2015 Assessment of the Deepwater Flatfish Stock Complex in the Gulf of Alaska
The "flatfish" species complex previous to 1990 was managed as a unit in the Gulf of Alaska (GOA). It included the major flatfish species inhabiting the region, with the exception of Pacific halibut. The North Pacific Fishery Management Council divided the flatfish assemblage into four categories for management in 1990; "shallow flatfish" and "deep flatfish", flathead sole and arrowtooth flounder. This classification was made because of significant differences in halibut bycatch rates in directed fisheries targeting the shallow-water and deepwater flatfish species. Arrowtooth flounder, because of high abundance and low commercial value, was separated from the group and managed under a separate acceptable biological catch (ABC). Flathead sole were likewise assigned a separate ABC since their distribution over depths overlaps with that of the shallow-water and deepwater groups. In 1993, rex sole was split out of the deepwater management category because of concerns regarding the bycatch of Pacific ocean perch in the
rex sole target fishery.
The deepwater complex, the subject of this chapter, is composed of three species: Dover sole (Microstomus pacificus), Greenland turbot (Reinhardtius hippoglossoides) and deepsea sole (Embassichthys bathybius). Dover sole dominates the biomass of the deepwater complex in research trawl surveys and fishery catch (typically over 98%). Little biological information exists for Greenland turbot or deepsea sole in the GOA. More information exists for Dover sole, which allowed the construction of an age-structured assessment model in 2003 (Turnock et al., 2003).
Greenland turbot have a circumpolar distribution and occur in both the Atlantic and Pacific Oceans. In the eastern Pacific, Greenland turbot are found from the Chukchi Sea through the Eastern Bering Sea and Aleutian Islands, in the GOA and south to northern Baja California. Greenland turbot are typically distributed from 200-1600 m in water temperatures from 1-4 °C, but have been taken at depths up to 2200 m.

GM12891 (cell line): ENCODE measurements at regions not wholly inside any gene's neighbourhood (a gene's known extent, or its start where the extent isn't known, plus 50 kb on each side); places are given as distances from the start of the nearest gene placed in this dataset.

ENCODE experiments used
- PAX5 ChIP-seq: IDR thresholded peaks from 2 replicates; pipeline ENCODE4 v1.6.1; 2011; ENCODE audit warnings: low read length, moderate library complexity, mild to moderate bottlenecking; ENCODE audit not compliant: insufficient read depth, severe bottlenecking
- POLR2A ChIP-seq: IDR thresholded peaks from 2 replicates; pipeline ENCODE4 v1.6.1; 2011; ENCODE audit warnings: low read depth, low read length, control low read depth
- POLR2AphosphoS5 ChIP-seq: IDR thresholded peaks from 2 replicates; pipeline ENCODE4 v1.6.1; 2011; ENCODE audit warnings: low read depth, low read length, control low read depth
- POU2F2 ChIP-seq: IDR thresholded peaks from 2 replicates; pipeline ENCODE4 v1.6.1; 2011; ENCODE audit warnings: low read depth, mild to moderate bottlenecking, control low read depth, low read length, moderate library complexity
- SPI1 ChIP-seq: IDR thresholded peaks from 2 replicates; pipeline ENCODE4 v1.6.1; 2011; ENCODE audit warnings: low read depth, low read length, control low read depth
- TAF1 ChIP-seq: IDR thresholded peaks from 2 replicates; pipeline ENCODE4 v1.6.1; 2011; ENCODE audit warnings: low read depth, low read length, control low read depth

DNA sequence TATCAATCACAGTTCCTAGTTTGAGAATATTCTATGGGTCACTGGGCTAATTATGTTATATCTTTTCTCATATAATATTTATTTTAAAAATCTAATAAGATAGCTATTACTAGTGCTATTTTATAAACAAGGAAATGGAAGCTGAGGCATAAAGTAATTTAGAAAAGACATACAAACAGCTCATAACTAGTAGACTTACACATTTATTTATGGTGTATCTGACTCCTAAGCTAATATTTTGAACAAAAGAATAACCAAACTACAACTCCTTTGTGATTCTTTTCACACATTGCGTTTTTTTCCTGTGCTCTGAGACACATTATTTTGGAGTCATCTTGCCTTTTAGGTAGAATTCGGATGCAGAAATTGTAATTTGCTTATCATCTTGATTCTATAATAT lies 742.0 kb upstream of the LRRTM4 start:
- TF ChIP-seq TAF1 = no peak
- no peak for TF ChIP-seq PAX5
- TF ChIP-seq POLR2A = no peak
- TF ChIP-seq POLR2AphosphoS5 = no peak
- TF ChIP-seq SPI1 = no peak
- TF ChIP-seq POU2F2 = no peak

Dover sole occur from Northern Baja California to the Bering Sea and the western Aleutian Islands; they exhibit a widespread distribution throughout the GOA (Hart, 1973; Miller & Lea, 1972). Adults are demersal and are mostly found at depths from 300 m to 1500 m.
Dover sole are batch spawners; spawning in the GOA has been observed from January through August, peaking in May (Hirschberger & Smith, 1983). The average 1 kg female may spawn 83,000 advanced yolked oocytes in about 9 batches (Hunter, Macewicz, Lo, & Kimbrell, 1992). Although the duration of the incubation period is unknown, eggs have been collected in plankton nets east of Kodiak Island in the summer (Kendall & Dunn, 1985). Larvae are large and have an extended pelagic phase that averages about 21 months (Markle, Harris, & Toole, 1992). They have been collected in bongo nets only in summer over mid-shelf and slope areas in the GOA. The age or size at metamorphosis is unknown, but pelagic postlarvae as large as 48 mm have been reported and juveniles may still be pelagic at 10 cm (Hart, 1973). Juveniles less than 25 cm are rarely caught with the adult population in bottom trawl surveys (Martin & Clausen, 1995).